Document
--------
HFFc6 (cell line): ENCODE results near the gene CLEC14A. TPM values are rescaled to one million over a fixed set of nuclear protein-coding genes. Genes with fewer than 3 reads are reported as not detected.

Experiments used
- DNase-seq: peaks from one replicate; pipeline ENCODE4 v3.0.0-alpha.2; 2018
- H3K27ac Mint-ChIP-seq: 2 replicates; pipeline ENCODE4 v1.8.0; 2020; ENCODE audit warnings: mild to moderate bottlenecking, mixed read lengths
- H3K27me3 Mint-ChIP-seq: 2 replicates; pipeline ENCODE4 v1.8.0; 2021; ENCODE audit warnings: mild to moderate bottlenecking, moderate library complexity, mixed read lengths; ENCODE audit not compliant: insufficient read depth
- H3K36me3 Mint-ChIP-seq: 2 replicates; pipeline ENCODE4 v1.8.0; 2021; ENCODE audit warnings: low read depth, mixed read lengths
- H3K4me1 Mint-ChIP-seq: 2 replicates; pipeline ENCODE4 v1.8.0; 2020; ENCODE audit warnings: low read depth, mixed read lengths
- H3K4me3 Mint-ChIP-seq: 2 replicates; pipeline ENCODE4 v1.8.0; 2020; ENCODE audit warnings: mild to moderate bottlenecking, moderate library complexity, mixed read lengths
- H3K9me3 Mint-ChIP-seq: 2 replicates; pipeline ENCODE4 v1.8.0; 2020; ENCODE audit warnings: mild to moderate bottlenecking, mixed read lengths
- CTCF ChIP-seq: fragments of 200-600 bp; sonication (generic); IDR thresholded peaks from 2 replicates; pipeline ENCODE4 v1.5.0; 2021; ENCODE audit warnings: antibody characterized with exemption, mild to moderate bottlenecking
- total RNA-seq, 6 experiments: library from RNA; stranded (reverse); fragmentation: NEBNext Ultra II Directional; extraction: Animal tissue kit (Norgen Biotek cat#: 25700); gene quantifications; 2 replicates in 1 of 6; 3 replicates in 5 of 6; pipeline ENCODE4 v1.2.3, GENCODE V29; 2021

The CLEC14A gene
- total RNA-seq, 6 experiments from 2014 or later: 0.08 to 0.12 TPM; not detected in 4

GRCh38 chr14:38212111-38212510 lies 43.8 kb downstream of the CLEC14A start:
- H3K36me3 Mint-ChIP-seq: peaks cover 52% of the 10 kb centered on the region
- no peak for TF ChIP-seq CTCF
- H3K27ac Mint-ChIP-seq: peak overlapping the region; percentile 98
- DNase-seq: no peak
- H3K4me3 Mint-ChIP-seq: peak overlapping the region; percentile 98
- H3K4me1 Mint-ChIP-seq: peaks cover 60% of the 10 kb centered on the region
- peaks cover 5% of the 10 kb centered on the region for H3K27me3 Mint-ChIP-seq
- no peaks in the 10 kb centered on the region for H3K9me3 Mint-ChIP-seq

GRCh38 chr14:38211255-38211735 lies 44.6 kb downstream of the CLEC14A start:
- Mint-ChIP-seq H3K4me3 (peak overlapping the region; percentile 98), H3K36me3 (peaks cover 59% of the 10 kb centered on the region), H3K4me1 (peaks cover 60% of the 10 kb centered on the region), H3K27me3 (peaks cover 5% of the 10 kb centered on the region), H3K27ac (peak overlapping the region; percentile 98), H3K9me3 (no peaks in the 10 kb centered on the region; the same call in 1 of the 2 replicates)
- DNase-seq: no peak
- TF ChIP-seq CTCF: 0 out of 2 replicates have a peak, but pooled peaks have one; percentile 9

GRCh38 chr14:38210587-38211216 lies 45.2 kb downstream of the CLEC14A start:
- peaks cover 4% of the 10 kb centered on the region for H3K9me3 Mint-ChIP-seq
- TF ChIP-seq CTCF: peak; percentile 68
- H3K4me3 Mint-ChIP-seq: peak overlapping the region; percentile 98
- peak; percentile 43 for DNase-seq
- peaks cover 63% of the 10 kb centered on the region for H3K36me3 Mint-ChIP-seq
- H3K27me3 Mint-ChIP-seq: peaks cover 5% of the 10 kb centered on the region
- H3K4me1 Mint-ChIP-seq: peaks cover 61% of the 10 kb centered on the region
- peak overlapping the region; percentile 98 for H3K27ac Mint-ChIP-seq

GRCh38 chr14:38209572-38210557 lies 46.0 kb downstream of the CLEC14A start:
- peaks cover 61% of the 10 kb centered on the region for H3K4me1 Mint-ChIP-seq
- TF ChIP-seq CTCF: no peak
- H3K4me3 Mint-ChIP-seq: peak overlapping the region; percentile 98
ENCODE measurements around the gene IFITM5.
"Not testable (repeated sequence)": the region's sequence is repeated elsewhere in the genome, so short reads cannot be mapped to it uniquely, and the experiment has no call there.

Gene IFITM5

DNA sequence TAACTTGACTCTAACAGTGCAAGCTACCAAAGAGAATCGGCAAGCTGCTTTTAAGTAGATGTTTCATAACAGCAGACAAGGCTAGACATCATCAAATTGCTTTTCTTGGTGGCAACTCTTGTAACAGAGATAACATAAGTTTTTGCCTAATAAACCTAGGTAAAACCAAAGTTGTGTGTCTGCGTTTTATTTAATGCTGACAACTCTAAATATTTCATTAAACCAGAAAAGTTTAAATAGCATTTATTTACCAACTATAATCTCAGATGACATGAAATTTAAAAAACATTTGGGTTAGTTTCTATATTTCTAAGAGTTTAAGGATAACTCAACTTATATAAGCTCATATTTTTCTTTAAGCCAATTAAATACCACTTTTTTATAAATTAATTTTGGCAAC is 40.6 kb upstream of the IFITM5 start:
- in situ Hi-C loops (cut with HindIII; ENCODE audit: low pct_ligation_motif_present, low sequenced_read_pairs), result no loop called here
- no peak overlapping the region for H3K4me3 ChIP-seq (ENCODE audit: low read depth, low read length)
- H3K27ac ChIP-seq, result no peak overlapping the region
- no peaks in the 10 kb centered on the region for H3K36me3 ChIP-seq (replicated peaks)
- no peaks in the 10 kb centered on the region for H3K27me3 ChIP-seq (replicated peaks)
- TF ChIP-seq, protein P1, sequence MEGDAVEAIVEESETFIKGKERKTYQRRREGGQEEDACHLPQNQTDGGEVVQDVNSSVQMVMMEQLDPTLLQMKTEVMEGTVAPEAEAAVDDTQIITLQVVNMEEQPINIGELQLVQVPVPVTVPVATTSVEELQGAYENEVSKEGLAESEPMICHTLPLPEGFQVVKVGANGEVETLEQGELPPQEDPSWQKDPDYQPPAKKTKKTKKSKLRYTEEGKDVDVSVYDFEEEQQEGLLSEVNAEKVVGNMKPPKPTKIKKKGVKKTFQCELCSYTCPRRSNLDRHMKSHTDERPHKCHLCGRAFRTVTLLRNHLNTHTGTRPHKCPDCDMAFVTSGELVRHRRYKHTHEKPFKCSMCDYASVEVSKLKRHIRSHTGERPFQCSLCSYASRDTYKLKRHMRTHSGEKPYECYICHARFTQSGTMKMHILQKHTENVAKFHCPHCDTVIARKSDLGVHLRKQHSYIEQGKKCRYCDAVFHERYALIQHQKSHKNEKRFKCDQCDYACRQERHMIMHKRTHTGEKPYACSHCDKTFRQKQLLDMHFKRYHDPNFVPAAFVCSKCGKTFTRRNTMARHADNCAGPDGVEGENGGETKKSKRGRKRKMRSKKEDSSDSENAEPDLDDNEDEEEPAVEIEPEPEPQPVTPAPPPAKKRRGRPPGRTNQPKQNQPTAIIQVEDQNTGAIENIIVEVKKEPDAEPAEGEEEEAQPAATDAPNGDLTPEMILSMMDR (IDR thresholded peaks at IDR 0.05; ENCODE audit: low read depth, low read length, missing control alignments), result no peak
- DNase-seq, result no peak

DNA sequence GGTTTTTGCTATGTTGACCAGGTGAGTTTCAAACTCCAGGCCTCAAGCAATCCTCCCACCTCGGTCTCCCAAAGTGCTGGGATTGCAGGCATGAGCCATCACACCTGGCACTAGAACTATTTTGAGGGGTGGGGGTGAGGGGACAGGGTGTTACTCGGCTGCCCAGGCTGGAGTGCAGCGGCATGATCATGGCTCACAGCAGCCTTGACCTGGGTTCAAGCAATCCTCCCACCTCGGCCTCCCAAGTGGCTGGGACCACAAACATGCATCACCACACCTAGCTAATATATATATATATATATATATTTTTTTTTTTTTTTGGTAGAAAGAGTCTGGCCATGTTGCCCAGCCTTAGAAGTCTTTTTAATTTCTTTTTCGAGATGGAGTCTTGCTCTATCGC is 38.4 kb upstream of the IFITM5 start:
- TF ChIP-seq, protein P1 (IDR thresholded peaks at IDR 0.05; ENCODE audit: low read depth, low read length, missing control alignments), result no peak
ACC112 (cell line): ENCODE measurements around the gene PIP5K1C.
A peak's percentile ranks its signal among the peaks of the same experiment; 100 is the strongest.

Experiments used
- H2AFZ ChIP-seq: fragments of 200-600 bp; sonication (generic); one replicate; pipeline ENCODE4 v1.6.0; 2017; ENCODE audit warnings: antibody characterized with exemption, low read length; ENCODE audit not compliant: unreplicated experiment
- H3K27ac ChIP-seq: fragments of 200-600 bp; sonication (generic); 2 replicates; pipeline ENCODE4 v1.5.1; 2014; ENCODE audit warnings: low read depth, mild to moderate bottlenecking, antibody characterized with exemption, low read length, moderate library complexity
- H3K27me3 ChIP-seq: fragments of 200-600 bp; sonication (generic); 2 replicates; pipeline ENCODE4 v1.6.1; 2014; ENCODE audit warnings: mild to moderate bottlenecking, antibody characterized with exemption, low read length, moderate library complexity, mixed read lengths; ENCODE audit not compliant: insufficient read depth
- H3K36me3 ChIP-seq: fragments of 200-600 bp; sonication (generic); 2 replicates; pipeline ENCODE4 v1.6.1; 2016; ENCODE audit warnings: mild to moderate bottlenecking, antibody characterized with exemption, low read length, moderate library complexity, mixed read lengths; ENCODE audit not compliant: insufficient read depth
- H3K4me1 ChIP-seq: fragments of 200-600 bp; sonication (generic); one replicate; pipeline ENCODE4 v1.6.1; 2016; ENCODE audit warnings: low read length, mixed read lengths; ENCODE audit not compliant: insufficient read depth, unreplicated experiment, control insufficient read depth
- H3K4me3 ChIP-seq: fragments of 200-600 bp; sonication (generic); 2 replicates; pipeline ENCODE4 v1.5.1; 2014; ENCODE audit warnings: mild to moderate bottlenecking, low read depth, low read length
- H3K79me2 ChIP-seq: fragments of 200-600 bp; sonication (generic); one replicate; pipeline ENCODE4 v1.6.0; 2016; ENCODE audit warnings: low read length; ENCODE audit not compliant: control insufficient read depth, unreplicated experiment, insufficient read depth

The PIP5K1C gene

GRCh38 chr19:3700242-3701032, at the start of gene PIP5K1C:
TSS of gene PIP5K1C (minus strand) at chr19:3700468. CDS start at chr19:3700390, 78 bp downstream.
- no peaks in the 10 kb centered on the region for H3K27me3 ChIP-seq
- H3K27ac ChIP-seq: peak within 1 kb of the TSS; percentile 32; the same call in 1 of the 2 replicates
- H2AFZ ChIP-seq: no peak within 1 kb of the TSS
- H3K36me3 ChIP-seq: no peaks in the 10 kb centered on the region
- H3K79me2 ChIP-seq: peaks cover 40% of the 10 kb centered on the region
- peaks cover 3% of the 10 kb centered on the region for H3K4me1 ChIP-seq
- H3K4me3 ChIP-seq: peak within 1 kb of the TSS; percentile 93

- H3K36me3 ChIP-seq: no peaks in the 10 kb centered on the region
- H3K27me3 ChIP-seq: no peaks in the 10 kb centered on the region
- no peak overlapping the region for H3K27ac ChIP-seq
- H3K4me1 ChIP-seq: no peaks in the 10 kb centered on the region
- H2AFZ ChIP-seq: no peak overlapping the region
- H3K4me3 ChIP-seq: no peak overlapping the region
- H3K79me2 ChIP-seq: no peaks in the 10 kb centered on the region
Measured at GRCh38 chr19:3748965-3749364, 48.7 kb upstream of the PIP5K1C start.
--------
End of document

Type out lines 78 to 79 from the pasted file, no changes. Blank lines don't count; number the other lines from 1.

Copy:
- H3K4me3 ChIP-seq: no peak overlapping the region
- H3K79me2 ChIP-seq: no peaks in the 10 kb centered on the region